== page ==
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Forests 2017, 8(9), 347; doi:10.3390/f8090347

Rapid Shifts in Soil Nutrients and Decomposition Enzyme Activity in Early Succession Following Forest Fire

1
Institute of Arctic and Alpine Research, University of Colorado Boulder, 450 UCB, Boulder, CO 80309, USA
2
Biological Sciences Division, Pacific Northwest National Laboratory, P.O. Box 999, Richland, WA 99352, USA
3
Department of Biology, New Mexico State University, MSC 3AF, P.O. Box 30001, Las Cruces, NM 88003, USA
4
Université de Bretagne Occidentale, UFR Sciences et Techniques, 6 Avenue Victor Le Gorgeu, 29238 Brest, France
5
Department of Geological Sciences, The University of Texas at El Paso, 500 W University, El Paso, TX 79902, USA
6
Department of Ecology and Evolutionary Biology, University of Colorado at Boulder, 334 UCB, Boulder, CO 80309, USA
7
Biology Department, Duke University, 125 Science Drive, Durham, NC 27708, USA
Deceased on 31 December 2015.
*
Author to whom correspondence should be addressed.
Received: 3 August 2017 / Revised: 12 September 2017 / Accepted: 13 September 2017 / Published: 15 September 2017
(This article belongs to the Special Issue Carbon and Nitrogen in Forest Ecosystems)
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Abstract

While past research has studied forest succession on decadal timescales, ecosystem responses to rapid shifts in nutrient dynamics within the first months to years of succession after fire (e.g., carbon (C) burn-off, a pulse in inorganic nitrogen (N), accumulation of organic matter, etc.) have been less well documented. This work reveals how rapid shifts in nutrient availability associated with fire disturbance may drive changes in soil enzyme activity on short timescales in forest secondary succession. In this study, we evaluate soil chemistry and decomposition extracellular enzyme activity (EEA) across time to determine whether rapid shifts in nutrient availability (1–29 months after fire) might control microbial enzyme activity. We found that, with advancing succession, soil nutrients correlate with C-targeting β-1,4-glucosidase (BG) EEA four months after the fire, and with N-targeting β-1,4-N-acetylglucosaminidase (NAG) EEA at 29 months after the fire, indicating shifting nutrient limitation and decomposition dynamics. We also observed increases in BG:NAG ratios over 29 months in these recently burned soils, suggesting relative increases in microbial activity around C-cycling and C-acquisition. These successional dynamics were unique from seasonal changes we observed in unburned, forested reference soils. Our work demonstrates how EEA may shift even within the first months to years of ecosystem succession alongside common patterns of post-fire nutrient availability. Thus, this work emphasizes that nutrient dynamics in the earliest stages of forest secondary succession are important for understanding rates of C and N cycling and ecosystem development. View Full-Text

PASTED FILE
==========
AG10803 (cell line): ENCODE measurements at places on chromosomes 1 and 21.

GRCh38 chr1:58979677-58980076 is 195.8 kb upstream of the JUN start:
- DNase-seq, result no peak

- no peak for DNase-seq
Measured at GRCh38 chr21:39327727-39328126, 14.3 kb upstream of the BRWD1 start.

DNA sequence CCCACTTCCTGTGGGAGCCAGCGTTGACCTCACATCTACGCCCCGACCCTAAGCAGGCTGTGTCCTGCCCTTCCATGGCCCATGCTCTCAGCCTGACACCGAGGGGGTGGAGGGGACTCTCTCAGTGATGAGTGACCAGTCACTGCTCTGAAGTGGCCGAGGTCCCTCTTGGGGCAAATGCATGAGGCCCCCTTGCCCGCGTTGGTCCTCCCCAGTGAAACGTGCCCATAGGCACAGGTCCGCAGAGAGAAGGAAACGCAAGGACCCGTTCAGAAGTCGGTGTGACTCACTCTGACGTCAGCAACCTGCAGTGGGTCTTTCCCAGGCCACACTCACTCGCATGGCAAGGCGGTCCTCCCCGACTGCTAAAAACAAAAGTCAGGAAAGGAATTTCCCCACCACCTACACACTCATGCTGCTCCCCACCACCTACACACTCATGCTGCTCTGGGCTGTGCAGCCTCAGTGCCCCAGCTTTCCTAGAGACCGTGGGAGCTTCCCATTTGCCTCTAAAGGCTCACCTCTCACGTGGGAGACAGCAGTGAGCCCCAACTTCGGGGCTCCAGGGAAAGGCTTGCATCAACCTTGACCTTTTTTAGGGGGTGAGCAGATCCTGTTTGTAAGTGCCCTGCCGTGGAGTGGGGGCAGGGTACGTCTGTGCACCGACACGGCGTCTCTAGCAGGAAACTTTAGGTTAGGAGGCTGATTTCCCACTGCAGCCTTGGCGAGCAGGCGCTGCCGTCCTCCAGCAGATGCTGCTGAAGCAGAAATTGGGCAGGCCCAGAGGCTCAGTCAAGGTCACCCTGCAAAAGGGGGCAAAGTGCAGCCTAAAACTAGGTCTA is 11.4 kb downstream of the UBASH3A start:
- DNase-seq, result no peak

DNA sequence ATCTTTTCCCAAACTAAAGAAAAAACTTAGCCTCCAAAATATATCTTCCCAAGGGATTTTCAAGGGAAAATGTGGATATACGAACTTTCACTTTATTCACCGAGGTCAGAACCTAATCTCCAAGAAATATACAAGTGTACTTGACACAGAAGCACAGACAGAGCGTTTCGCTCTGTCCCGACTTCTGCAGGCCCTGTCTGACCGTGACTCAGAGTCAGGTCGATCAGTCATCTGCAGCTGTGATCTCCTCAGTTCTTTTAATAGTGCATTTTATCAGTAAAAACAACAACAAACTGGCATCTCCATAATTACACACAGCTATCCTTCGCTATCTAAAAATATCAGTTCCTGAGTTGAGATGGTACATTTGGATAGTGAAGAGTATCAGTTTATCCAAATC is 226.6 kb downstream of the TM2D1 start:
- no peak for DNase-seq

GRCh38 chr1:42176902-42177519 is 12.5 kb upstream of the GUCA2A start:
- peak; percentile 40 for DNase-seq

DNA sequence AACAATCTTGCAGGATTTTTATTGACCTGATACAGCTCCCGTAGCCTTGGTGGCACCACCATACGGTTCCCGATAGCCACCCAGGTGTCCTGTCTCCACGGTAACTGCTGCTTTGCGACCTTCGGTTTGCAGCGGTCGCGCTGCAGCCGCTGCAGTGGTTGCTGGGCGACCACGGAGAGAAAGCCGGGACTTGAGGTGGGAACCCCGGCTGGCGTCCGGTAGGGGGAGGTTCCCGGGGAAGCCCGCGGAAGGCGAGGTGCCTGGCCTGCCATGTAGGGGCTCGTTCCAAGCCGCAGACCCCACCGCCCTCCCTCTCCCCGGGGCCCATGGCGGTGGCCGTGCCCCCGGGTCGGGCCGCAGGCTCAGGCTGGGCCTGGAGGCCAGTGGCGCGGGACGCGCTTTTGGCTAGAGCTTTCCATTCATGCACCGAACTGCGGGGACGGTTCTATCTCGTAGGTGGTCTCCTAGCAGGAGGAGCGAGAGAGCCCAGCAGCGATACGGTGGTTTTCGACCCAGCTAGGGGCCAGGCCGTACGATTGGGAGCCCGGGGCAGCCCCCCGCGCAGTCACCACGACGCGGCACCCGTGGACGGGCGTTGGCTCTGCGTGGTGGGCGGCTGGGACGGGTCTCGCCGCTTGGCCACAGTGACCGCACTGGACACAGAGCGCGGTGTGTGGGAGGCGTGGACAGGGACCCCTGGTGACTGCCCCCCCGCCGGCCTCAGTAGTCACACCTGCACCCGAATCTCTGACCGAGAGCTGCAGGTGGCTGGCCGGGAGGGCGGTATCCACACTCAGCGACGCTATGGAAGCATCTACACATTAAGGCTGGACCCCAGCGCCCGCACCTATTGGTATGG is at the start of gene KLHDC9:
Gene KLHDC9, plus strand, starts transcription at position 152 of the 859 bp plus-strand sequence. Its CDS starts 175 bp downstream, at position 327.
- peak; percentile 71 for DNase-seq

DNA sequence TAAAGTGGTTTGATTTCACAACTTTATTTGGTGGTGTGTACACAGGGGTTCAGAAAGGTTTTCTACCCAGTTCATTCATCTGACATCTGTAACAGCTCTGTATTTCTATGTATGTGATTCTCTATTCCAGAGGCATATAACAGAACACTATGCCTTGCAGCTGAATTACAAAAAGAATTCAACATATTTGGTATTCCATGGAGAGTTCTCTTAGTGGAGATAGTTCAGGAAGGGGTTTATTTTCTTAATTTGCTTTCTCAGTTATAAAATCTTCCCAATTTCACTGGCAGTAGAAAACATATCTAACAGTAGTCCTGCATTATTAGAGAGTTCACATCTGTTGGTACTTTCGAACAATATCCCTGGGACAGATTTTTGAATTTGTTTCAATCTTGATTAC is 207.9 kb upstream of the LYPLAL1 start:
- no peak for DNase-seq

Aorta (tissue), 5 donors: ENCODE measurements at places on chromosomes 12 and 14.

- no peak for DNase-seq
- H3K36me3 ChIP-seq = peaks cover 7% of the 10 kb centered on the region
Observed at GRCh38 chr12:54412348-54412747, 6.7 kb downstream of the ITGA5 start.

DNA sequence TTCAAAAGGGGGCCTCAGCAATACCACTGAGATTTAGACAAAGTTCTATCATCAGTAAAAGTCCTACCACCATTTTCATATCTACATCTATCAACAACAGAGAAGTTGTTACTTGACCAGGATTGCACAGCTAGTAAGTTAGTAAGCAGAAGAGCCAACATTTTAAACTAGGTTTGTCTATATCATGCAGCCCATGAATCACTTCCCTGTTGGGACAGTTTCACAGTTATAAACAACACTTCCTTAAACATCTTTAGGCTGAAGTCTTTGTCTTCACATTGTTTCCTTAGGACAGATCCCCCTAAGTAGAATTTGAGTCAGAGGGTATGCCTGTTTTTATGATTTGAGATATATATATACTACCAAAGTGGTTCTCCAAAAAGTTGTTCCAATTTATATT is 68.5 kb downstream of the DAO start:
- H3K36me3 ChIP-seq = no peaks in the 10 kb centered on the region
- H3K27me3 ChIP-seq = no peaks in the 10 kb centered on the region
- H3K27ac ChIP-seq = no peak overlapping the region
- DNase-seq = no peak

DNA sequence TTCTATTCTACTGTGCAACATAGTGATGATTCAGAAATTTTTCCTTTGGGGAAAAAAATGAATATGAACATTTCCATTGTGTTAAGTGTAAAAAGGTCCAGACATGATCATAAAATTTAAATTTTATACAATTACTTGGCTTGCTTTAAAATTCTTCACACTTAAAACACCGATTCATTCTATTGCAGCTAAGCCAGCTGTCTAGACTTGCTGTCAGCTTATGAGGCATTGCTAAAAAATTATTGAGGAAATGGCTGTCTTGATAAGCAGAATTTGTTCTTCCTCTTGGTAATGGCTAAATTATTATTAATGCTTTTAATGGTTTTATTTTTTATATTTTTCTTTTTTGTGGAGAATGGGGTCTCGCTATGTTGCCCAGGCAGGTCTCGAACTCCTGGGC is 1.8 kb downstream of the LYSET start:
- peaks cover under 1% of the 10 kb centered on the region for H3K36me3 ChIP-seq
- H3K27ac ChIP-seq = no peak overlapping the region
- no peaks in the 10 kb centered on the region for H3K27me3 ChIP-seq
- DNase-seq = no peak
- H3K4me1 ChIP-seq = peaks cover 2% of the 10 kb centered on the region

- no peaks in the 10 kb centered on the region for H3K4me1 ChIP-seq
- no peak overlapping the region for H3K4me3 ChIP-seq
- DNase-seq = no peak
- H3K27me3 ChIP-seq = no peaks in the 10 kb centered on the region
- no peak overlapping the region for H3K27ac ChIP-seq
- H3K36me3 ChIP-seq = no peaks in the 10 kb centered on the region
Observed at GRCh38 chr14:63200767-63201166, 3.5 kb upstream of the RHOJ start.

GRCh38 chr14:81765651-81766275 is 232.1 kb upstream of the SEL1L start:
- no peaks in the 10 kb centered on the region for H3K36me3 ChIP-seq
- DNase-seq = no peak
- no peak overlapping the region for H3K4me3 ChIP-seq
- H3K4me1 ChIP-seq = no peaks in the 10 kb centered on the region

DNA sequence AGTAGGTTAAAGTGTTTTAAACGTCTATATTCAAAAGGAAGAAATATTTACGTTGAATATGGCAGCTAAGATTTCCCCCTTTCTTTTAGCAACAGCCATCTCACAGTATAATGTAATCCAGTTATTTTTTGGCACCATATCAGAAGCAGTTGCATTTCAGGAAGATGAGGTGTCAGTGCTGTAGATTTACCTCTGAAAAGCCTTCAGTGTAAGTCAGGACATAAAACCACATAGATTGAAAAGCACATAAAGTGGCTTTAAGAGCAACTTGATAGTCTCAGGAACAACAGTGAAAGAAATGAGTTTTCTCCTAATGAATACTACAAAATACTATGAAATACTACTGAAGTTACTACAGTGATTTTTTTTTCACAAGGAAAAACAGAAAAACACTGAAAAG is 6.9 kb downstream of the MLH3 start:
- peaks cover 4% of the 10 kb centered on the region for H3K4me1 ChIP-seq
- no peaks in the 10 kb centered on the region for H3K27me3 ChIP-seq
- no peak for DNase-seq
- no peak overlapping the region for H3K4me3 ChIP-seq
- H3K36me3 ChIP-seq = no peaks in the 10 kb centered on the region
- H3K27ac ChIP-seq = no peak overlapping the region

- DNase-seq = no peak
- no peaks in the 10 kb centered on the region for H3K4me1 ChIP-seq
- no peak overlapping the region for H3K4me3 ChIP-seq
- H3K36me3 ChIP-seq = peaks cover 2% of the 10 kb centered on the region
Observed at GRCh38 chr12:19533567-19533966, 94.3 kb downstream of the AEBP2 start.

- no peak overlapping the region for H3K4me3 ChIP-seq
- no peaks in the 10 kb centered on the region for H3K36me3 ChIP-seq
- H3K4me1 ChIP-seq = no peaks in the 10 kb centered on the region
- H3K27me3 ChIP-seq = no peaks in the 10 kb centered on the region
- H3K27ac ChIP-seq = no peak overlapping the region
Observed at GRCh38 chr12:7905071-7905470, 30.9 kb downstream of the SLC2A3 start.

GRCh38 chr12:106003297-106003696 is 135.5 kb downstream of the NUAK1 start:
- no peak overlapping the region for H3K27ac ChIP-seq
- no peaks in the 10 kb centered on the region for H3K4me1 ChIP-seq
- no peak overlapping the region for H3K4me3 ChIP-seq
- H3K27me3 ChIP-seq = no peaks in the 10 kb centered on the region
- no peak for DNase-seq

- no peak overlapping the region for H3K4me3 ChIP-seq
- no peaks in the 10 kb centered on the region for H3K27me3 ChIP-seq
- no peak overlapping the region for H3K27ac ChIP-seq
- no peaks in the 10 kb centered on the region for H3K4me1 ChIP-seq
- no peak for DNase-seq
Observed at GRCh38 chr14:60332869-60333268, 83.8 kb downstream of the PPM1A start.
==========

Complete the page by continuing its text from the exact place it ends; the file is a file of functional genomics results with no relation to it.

Keywords: carbon; decomposition; disturbance; ecosystem process; extracellular enzymes; exoenzymes; forest fire; nitrogen; soil enzymes; succession carbon; decomposition; disturbance; ecosystem process; extracellular enzymes; exoenzymes; forest fire; nitrogen; soil enzymes; succession
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MDPI and ACS Style

Knelman, J.E.; Graham, E.B.; Ferrenberg, S.; Lecoeuvre, A.; Labrado, A.; Darcy, J.L.; Nemergut, D.R.; Schmidt, S.K. Rapid Shifts in Soil Nutrients and Decomposition Enzyme Activity in Early Succession Following Forest Fire. Forests 2017, 8, 347.

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